Pe’epe’e Falls, Hawaii

On the Wailuku River, there are a number of impressive waterfalls. Rainbow Falls is definitely the most popular on the river, and you’ll see many other people there. If you continue driving along the road that runs adjacent to the river, you’ll arrive at two other waterfalls. Wai’ale Falls is easy to view, and is also pretty impressive.

Pe’epe’e Falls is an impressive waterfall, but you can only see it from a distance. There is a designated area for a geological feature known as the Boiling Pots, which I didn’t find to be particularly interesting. And from this viewing area, you can also get a glimpse of Pe’epe’e Falls. Now, there are signs that clearly indicate that you should not go beyond the fence because it’s dangerous. And I decided to heed the warnings on those signs, and I am suggesting that you follow those signs too. I would never want to hear that somebody got hurt while deciding to do something possibly dangerous because a website indicated it might be ok. So you might be able to get a better view, but realize it can start raining at any time, and it can rain intensely, and the river conditions can change dramatically. So while it looks ok now, it might not be 15 minutes from now. Use common sense, people!

Directions:

  1. The main road, Highway 11, “starts” in Hilo (though it encircles most of the island).  At mile marker 0, you begin heading west and then northwest for a ways.  Stay on the main road, which will also be called Mamalahoa Highway.
  2. After just a few miles or less, you will come to the junction of Highway 200 on your left.  Turn left onto Highway 200, also known as Waianuenue Avenue.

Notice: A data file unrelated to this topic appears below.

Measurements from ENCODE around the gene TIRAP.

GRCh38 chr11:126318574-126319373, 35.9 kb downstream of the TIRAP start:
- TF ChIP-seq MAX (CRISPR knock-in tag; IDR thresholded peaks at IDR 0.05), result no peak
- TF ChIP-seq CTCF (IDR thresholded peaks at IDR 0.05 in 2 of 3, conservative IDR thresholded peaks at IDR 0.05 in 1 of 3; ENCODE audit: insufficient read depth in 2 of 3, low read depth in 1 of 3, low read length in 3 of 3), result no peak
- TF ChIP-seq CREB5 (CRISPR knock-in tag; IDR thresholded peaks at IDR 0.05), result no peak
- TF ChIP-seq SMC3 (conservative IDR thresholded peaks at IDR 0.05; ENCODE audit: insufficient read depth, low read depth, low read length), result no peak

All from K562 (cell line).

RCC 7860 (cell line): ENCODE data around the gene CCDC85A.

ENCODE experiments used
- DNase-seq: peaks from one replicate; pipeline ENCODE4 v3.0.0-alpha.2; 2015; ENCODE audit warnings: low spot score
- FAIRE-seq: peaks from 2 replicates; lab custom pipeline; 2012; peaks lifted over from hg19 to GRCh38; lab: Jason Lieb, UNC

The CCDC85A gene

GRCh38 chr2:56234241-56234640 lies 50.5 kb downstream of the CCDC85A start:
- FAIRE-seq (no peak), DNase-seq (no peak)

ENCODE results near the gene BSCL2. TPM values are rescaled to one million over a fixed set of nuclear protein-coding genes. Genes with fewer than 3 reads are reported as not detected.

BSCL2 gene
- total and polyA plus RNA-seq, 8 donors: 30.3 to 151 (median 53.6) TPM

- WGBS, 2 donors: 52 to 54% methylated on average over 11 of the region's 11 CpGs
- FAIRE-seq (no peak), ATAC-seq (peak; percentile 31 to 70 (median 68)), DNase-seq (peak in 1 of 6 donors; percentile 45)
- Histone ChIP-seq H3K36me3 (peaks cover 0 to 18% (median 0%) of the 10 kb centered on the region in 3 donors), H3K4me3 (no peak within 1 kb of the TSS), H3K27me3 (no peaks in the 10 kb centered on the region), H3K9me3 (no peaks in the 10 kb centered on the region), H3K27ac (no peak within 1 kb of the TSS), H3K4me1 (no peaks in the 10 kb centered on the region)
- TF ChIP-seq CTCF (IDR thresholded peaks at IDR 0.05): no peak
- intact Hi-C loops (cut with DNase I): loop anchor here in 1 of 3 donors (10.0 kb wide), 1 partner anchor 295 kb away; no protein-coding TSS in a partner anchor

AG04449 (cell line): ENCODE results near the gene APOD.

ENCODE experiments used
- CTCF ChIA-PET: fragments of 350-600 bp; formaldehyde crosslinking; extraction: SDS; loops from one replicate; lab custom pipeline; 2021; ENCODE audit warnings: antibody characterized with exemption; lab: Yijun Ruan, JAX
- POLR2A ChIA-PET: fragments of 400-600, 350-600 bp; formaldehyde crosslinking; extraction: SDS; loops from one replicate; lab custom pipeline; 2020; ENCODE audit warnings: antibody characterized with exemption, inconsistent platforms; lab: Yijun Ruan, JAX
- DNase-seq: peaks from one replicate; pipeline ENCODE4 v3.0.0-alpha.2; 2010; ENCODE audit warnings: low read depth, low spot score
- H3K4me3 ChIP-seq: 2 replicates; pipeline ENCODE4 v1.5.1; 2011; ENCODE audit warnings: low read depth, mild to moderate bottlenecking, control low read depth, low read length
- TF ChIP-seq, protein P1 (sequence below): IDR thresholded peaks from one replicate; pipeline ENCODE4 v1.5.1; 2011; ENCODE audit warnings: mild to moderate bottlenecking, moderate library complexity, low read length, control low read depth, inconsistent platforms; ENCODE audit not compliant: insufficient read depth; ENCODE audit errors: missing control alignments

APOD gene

3. Follow the signs to Rainbow Falls.  After stopping there, continue along Waianuenue Avenue. You’ll pass by a hospital along the way, and then enter a residential area.
  4. You’ll come to Pe’epe’e Falls Road, and turn right onto this road. This will lead directly into the parking area to view the Boiling Pots and the falls.

Accessibility: 10/10 (Don’t go over the fence!)
Height: 50′
Length of Hike: negligible

Pe’epe’e Falls in March 2013

Where in the World is Pe’epe’e Falls?

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Kolekole Falls, Hawaii

It’s unlikely that you’ll find anybody that is solely trying to find Kolekole Falls.  It’s not particularly tall or wide, or extremely amazing.  Unless you cross the creek, which was flowing very well, you will be viewing the falls from the other side.  So why did I end up at Kolekole Falls?

Well, obviously it was a waterfall.  But the better reason is that it is not that far from the much larger ‘Akaka Falls.  It’s only about a mile further down the main road.  I was impressed with the park.  The waterfall was nice, but it was also very cool to see the bridge far above that crosses this gulch.  And as an even further bonus, you are only a few hundred feet from the ocean.  This particular park was very quiet when we visited, with only one other pair of people.  You’ll likely have most of the beach view to yourself.  It’s really worth it if you’re in the vicinity.